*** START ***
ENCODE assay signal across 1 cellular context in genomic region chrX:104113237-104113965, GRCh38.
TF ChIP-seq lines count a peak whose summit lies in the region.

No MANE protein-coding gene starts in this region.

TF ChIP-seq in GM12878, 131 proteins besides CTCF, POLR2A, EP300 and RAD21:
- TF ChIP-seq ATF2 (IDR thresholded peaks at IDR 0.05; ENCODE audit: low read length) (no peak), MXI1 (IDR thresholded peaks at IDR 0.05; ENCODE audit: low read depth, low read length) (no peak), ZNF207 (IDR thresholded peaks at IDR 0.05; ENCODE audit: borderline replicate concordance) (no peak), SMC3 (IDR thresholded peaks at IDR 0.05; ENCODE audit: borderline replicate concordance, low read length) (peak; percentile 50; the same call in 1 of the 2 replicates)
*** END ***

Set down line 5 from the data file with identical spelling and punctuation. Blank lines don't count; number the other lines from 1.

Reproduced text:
- TF ChIP-seq ATF2 (IDR thresholded peaks at IDR 0.05; ENCODE audit: low read length) (no peak), MXI1 (IDR thresholded peaks at IDR 0.05; ENCODE audit: low read depth, low read length) (no peak), ZNF207 (IDR thresholded peaks at IDR 0.05; ENCODE audit: borderline replicate concordance) (no peak), SMC3 (IDR thresholded peaks at IDR 0.05; ENCODE audit: borderline replicate concordance, low read length) (peak; percentile 50; the same call in 1 of the 2 replicates)